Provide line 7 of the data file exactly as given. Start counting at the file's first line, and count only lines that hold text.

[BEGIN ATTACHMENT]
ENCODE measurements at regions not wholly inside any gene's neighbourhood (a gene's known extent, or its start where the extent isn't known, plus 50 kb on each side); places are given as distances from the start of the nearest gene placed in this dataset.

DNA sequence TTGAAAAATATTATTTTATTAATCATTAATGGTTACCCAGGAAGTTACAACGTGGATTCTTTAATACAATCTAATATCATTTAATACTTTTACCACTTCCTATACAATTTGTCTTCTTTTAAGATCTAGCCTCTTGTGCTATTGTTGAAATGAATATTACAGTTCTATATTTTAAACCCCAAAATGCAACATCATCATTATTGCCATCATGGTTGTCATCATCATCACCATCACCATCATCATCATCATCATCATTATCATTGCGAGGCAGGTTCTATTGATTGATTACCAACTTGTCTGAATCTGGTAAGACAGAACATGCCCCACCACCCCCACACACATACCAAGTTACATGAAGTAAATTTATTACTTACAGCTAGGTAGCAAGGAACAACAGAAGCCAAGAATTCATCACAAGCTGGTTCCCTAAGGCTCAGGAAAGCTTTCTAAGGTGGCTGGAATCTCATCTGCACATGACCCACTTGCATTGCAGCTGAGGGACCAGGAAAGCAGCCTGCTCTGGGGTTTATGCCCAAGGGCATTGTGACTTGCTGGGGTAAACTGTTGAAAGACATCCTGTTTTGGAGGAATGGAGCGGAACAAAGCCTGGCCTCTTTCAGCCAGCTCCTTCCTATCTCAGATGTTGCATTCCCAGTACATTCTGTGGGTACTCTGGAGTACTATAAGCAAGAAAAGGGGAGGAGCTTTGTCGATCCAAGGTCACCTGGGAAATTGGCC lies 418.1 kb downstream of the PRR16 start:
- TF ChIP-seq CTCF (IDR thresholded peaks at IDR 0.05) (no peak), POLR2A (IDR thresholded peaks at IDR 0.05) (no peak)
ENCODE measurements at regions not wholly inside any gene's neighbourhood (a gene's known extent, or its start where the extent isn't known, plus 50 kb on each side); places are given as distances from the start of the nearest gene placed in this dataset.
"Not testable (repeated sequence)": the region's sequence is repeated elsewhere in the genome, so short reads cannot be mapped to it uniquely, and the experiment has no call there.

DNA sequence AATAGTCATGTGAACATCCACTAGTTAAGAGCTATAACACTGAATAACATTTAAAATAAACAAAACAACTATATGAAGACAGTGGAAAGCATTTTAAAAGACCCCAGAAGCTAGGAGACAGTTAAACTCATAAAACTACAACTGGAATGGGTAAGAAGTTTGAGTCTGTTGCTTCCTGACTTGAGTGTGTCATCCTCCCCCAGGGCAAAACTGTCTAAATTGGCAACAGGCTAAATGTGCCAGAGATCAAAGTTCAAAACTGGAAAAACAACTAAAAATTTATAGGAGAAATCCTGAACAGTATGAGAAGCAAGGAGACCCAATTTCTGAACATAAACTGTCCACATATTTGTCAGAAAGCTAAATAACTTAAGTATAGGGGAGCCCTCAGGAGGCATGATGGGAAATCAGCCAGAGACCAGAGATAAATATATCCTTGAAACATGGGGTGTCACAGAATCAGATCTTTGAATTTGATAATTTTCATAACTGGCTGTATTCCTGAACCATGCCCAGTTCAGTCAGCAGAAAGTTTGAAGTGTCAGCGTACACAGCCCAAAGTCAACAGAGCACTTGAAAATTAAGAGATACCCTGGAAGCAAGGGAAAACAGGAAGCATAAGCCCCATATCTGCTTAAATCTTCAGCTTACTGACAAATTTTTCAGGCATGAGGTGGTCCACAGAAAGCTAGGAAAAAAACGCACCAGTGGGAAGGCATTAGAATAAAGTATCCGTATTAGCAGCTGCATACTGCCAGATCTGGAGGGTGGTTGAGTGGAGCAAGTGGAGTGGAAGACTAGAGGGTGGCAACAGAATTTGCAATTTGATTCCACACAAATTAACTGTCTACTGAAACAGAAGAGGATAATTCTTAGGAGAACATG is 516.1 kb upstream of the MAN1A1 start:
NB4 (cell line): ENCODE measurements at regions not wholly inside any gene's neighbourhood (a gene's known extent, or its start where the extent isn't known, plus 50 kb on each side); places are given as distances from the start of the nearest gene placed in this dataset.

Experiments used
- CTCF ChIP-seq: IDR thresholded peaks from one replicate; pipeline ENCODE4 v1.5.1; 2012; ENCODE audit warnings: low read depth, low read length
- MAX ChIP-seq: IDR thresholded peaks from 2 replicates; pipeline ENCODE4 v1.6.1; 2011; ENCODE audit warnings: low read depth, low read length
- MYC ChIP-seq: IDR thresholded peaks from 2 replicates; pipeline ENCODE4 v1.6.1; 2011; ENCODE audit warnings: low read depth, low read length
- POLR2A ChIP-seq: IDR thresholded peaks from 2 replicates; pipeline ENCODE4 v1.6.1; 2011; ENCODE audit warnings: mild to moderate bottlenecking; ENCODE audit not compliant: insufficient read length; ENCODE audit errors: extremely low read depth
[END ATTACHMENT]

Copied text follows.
NB4 (cell line): ENCODE measurements at regions not wholly inside any gene's neighbourhood (a gene's known extent, or its start where the extent isn't known, plus 50 kb on each side); places are given as distances from the start of the nearest gene placed in this dataset.